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PSC 302: Comparative Government, Syllabus

revised 21 Aug. 2016, by Jeremy Lewis.

Catalog description
Comparison of institutions and processes of major liberal democracies, particularly in Western Europe. Development of European Union and political concepts in social democracies. Other types of government such as utopian, authoritarian and totalitarian. Comparison and contrast with processes, institutions and values in the United States.
200 level course recommended.

Course objectives
Developing critical understanding of the comparison of political systems
Developing knowledge in particular of the advanced Western European democracies
Student Learning Objectives Students will demonstrate these expected outcomes in See the Requirements page for details.
A political science course-by-conference normally requires the same tests, papers and examinations as the regular course, except that any class session that is missed, shall be replaced with an essay of one typed page, single-spaced  on the session's reading or topic -- or, at the discretion of the instructor, by a tutorial session.
Books (click here for latest information on editions)
1. Crepaz, Markus, and Jurg Steiner, Jurg. European Democracies, New York: Longman, Pearson. (Entire.) Steiner gives a lively explanation of the contrasts in political values and practice found in Europe, and compares them with those found in the USA.

Common to more than one course:
2. Hauss, Charles. Comparative Politics: Domestic Responses to Global Challenges.  A well-written, incisive country-by-country analysis of types of regime, and selections on major developed nations and the European Union.  Selected chapters; other chapters will be used in PSC 309.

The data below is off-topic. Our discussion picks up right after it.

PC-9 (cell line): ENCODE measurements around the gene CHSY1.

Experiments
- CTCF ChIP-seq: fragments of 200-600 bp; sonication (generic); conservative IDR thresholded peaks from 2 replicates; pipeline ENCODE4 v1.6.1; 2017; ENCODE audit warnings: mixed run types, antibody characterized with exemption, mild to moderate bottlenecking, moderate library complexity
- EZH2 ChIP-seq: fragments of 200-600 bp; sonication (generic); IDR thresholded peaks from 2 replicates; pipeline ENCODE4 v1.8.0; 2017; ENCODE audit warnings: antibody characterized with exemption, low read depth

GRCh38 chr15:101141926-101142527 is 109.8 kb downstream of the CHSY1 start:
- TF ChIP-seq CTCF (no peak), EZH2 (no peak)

3. Curtis, Michael (ed) The Great Political Theories, vol. II (Selected chapters from the political science companion reader, useful in most PSC classes).

4. Material on current affairs or types of global government may be placed in an electronic dropbox or physical library reserve.
 

Explanation
In this course you will engage in a broader global comparison of government in different types of regime around the world. Then you will explore more carefully those advanced industrial political systems most comparable to the US: West European politics, public policy and institutions. you will find in Steiner's book topical and comparative analysis of West European governments generally, with (in Hauss's text and our lectures) case studies of British, French, Italian, Swedish and German government which present interesting contrasts with American politics. You will learn through texts and video documentaries about the development of the European Union, perhaps spotting some similarities with dilemmas the American Founders faced two centuries ago. You must expect to discuss current international affairs, such as a European crisis, even where this postpones part of the syllabus.

Thus you will experience the modern comparative, topical and supranational approaches with the traditional country-by-country method. You should by the end of the course understand Western European social democratic states; and how the European system is constantly changing over time. You will have an introductory understanding of the context of the many developing countries, whose problems of development are often more challenging than those found in the advanced industrial states.

The style of the course will be a reading-based seminar with students contributing essays, presentations and a research paper. Equipment and time permitting, we shall also explore western European sources on the World Wide Web.